The Meaning of Jessica Ennis, the Face of the London Games

Five-Ring Circus
A Blog About the Olympic Games
Aug. 6 2012 7:00 AM

The Meaning of Jessica Ennis, the Face of the London Games

Jessica Ennis
Team GB's Jessica Ennis shows off her gold medal.

Photo by Alex Grimm/Getty Images for adidas.

For all the excitement of Mo Farah’s Saturday night 10,000-meter triumph, and as impressive as it was to watch Bradley Wiggins grab a gold medal in the time trial only 10 days after he won the Tour de France … even, by the ghost of Fred Perry, as amazing as it is to see a Scotsman winning at the All-England Club, Britain’s magnificent 2012 Olympics have been dominated by female faces.

June Thomas June Thomas

June Thomas is a Slate culture critic and editor of Outward, Slate’s LGBTQ section. 

First there is Joanna Rowsell, one-third of the winning women’s team pursuit squad, who bared her bald head with pride in the medal ceremony. Rowsell, who has had alopecia areata since she was 10, told Britain’s Telegraph that she sometimes dons a wig for the podium, saying, “I think all girls like to look nice and feel pretty, especially when you're going to get your photo taken and the cameras are on you.” But yesterday, she didn’t, and the commemorative stamp that the Royal Mail will issue this week will show Rowsell, with just one small tuft of hair on her head, looking deliriously happy sandwiched between her two amply coiffed teammates, Dani King and Laura Trott.

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British field hockey captain Kate Walsh, who broke her jaw when she took a stick to the face in the team’s first-round match, returned to the field six days later, having had a titanium plate inserted into her mouth. The Daily Mail reported that Walsh “led the squad out wearing some protective strapping under her chin and slotted in like she had never been away. She made a couple of low tackles without even flinching and her distribution was as crisp and precise as ever.”

But it’s Jessica Ennis’ visage—not to mention her amazing abs—that have dominated the host nation. As the New York Times reported, “It is difficult to roam the streets of London without being greeted by her smile or her name on the tube, or in a taxi, or in a shop.” The Times rounded up two men in the pub to assess the heptathlon gold medalist’s performance as a role model. “She’s a good spokesperson,” said one. “It helps that she’s pretty, too,” the other added.

Ennis’ attractiveness surely helped secure all those sponsorships, but she’s much more than a pretty face. The demanding nature of her multi-discipline event and the dramatic way she won on Saturday night—fighting past two other runners to break the tape in the final event, the 800 meters, even though she was already assured of the gold medal—was striking, as is her down-to-earth demeanor. In a country riven by a North-South divide, Ennis is a proud Northerner who still lives in her hometown of Sheffield (known for steel, snooker, and The Full Monty). She’s engaged to a construction worker who was her high-school sweetheart. Basically, she’s as wholesome as Yorkshire pudding. Indeed, the Observer found her ordinariness quite astonishing: “Perhaps the most remarkable thing about Ennis is her sheer, overwhelming normality. She has none of the odd intensity or psychological hang-ups that afflict so many of the people in her field.”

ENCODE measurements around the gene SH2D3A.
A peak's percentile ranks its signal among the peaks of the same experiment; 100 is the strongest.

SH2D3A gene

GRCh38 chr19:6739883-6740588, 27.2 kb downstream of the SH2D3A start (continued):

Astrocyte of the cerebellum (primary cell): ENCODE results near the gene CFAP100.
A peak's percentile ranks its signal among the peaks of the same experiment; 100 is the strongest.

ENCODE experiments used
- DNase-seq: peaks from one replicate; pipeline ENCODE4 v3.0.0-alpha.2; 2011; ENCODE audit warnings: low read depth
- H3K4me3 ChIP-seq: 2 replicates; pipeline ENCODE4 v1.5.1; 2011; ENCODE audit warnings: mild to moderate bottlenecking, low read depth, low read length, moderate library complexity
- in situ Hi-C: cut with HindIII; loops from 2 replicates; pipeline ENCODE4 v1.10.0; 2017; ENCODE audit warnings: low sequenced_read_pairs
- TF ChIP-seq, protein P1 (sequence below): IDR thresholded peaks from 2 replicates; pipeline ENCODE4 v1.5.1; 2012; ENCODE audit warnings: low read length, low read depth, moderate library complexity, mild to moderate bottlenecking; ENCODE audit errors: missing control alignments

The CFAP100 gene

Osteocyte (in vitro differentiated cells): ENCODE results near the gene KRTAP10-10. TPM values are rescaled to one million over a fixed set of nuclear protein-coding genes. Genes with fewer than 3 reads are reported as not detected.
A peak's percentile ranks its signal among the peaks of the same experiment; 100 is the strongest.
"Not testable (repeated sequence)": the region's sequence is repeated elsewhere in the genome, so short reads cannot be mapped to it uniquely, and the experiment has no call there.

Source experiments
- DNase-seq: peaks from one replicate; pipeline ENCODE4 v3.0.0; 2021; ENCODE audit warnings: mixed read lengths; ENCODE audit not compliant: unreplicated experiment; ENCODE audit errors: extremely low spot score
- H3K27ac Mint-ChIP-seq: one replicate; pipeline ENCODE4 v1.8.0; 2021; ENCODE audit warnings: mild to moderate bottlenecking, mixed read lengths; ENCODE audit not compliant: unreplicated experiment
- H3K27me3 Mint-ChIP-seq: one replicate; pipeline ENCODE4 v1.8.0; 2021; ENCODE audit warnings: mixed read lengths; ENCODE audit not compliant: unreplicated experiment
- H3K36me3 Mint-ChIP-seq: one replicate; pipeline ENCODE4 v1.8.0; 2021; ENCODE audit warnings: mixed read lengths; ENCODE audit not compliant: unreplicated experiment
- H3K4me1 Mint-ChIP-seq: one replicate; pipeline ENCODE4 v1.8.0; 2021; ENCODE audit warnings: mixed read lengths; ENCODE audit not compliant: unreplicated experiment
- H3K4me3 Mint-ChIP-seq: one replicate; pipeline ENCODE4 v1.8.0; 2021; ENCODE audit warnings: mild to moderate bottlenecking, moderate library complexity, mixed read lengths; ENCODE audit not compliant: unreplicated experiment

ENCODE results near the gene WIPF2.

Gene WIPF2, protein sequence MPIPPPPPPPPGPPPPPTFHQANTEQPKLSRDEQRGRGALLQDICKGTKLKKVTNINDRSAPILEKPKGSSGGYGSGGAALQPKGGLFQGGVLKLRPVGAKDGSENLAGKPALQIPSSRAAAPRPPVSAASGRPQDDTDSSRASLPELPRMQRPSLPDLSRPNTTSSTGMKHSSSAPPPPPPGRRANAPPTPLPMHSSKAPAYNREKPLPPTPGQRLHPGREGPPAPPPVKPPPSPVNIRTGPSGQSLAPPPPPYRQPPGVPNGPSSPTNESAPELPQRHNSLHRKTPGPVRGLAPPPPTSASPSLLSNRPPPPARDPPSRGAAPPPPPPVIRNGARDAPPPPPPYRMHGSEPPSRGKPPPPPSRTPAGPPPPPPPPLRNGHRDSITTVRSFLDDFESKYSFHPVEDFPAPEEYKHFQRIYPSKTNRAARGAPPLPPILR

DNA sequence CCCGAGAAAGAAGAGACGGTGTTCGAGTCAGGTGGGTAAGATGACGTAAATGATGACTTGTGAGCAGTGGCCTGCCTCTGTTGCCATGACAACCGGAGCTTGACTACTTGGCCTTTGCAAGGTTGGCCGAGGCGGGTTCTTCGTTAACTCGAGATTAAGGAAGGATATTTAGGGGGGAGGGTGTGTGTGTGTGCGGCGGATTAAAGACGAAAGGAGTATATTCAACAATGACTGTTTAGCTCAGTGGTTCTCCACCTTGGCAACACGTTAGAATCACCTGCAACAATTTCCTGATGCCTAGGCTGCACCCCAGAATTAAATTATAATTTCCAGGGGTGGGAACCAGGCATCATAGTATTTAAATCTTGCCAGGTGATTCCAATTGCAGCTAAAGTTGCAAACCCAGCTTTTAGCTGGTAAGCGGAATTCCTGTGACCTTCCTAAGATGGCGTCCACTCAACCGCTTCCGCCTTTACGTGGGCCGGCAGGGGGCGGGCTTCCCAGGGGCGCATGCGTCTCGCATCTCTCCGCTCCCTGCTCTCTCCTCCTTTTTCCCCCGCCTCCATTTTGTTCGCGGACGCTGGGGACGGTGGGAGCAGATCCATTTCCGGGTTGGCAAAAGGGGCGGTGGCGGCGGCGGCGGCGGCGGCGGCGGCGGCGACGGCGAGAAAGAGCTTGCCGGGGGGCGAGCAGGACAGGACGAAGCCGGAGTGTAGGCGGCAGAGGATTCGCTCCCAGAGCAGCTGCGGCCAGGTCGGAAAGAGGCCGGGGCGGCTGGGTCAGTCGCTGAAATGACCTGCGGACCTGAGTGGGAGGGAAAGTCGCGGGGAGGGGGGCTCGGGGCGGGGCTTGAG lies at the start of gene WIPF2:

Ennis, whose father is from Jamaica and whose mother’s roots are in the English Peak District, also represents a new pride in British multiculturalism. Britain, especially London, has been multicultural for decades, of course, and many biracial athletes—including Dame Kelly Holmes who won two golds in Athens—preceded Ennis to the podium. But the sporting world, like every other aspect of society, changes in stages. While sports like cricket experienced similar injections of new blood, the British Olympic universe was first transformed by athletes with roots in the Caribbean, and then from West Africa, and now an immigrant from Somalia and a mixed-race woman from the North.

It would be foolish to make sweeping statements about a society based on one glorious night of sporting triumph, but lots of people are doing it anyway. Writing in the Guardian, political analyst Jackie Ashley observed, “The US, France, Brazil, and Britain have perhaps the most multi-ethnic teams, and do richly well from their relative openness. Mo Farah, who came here from Mogadishu aged eight, is a British hero. Jessica Ennis [is] a very British heroine. Team GB embraces minor royalty, public schoolboys, kids from the rougher parts of town and new immigrants. For once, in an uncomplicated way, let's just feel good about that.”

Ashley knows something about torchbearers: Her father, Jack Ashley, was a working-class lad who left school at 14 but later found himself studying at Cambridge. A year after he was elected an MP, he became profoundly deaf but went on to serve in Parliament for 26 years, during which time he campaigned for the rights of the disabled. Jack Ashley’s life represented opportunity, dedication, and service. For many Britons, Farah and Ennis will be equally powerful symbols. On Saturday night, both of these athletes made their country feel good about where it was today and how it has transformed since the London Games of 1948.

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